A judge has found no truth to a self defence story told by 44-year-old Richard Reay, before convicting him of murdering his cellmate Geoffrey John Fardell (pictured).
A judge has found no truth to a self defence story told by 44-year-old Richard Reay, before convicting him of murdering his cellmate Geoffrey John Fardell (pictured). Contributed

Murder verdict delivered over man killed at Kempsey prison

A man has been found guilty of the 2019 murder of a jail inmate he shared a cell with at the Mid-North Coast Correctional Facility in Kempsey.  

Supreme Court Justice Robert Hulme found Richard Jason Reay, 44, concocted an elaborate story to police about acting in self defence when he strangled Ballina man Geoffrey Fardell to death between June 10 and 11, 2019.  

Justice Hulme delivered his murder verdict in the judge-only trial at Port Macquarie Supreme Court on Wednesday, accepting that there was no doubt the accused was "intent on seeing him [Mr Fardell] die".  

"I do not conclude that the accused was attacked by Mr Fardell," Justice Hulme said.

  "The accused and the deceased were locked in a cell and the deceased died by strangulation.

The death was not an act of suicide, the accused killed the deceased."  

During the trial, the court heard evidence from the defence that Reay - a well-known criminal from Windale in Lake Macquarie - acted in self defence when he used a makeshift clothesline in the cell to strangle Mr Fardell while he was being attacked.  

The court heard an argument had erupted between the pair over the volume of the television, and escalated when the deceased retaliated towards Reay after being told to 'turn it down'.  

The court heard Reay "genuinely believed his conduct was necessary to defend himself but he also accepts his conduct was not reasonable in the circumstance".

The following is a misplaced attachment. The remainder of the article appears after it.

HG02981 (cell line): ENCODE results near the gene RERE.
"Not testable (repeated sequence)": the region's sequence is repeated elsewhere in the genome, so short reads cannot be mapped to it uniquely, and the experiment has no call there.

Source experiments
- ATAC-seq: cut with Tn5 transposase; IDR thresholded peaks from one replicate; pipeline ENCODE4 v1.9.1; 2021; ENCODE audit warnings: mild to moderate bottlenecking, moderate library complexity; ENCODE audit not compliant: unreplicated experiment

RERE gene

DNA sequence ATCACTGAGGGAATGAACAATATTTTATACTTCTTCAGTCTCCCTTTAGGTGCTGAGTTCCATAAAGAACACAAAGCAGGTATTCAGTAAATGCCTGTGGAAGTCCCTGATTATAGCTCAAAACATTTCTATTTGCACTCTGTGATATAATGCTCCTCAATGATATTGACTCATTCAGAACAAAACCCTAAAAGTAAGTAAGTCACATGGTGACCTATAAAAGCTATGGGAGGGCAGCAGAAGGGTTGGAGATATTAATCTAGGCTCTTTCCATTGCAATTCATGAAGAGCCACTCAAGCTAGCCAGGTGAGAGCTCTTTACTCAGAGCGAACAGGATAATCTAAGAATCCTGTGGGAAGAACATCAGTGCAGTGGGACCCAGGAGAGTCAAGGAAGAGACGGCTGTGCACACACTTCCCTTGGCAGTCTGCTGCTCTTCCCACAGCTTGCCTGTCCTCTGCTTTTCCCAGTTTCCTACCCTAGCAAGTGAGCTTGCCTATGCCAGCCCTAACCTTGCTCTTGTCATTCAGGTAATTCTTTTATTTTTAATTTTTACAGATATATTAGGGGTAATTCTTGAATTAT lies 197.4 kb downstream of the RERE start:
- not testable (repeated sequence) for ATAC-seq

However Justice Hulme found that Reay's version of events, in that he acted in self defence when Fardell delivered a 'flurry' of punches to his body were 'entirely implausible'.  

"The accused's account of self defence is entirely implausible," Justice Hulme said.  

"I do not believe any of it. There is no self defence case to consider."  

During the trial, the court heard how the pair shared a cell at the Mid-North Coast Correctional Facility which housed a bunk bed, a television, and a makeshift curtain.  

The Crown Prosecutor, John Stanhope, told the court Mr Reay and Mr Fardell had no previous association with each other until they were made to share the same cell at the correctional centre on June 2, 2019.  

The pair returned to their cell on the afternoon of June 10, and nobody accessed their cell door until the following morning during a routine milk delivery by one of the other inmates, the court heard.

  "Both the accused and the deceased were locked in the cell by 3.20pm, neither of them had complaints or concerns made to correction offices by that time," Mr Stanhope said.

  "After the door was locked, there was no other person who had access to the cell."  

The court heard correctional service officers were alerted to Mr Fardell's death after the inmate who did the milk rounds was told by Mr Reay his "celli's dead".  

The inmate, who gave evidence during the trial, said he was told by Mr Reay that Mr Fardell had "gotten on the ground" the night before and had died.  

The court heard a sheet had been put over Mr Fardell's body, which is how he was discovered by officers the morning of June 11.  

The prosecutor said when officers initially inspected Mr Fardell's body "they couldn't see any visible injury to the deceased, (but) there was some fluid near where his head had been".  

However, when senior crime scene investigators inspected the body later that day, they discovered "marks around the neck of the deceased, indentations about 1cm wide running the full circumference of the neck with an irregularity on one side and a marking on the neck".  

The court heard the markings were "consistent with some form of ligature to the neck" and officers proceeded to examine "the power cables and the makeshift curtain" in the cell.  

They couldn't be sure at the time however what was linked to the markings on Mr Fardell's neck.  

Mr Fardell died from "neck compression, consistent with the ligature strangulation", the court heard.   Justice Hulme said he was "satisfied" the cause of death was unlawful, and intentional.  

"I am satisfied that the accused cause the death of Geoffrey Fardell by unlawfully strangling him with the intention of killing him, or at least causing grievous bodily harm," he said.  

Justice Hulme will sentence Reay on April 16.

News Corp Australia


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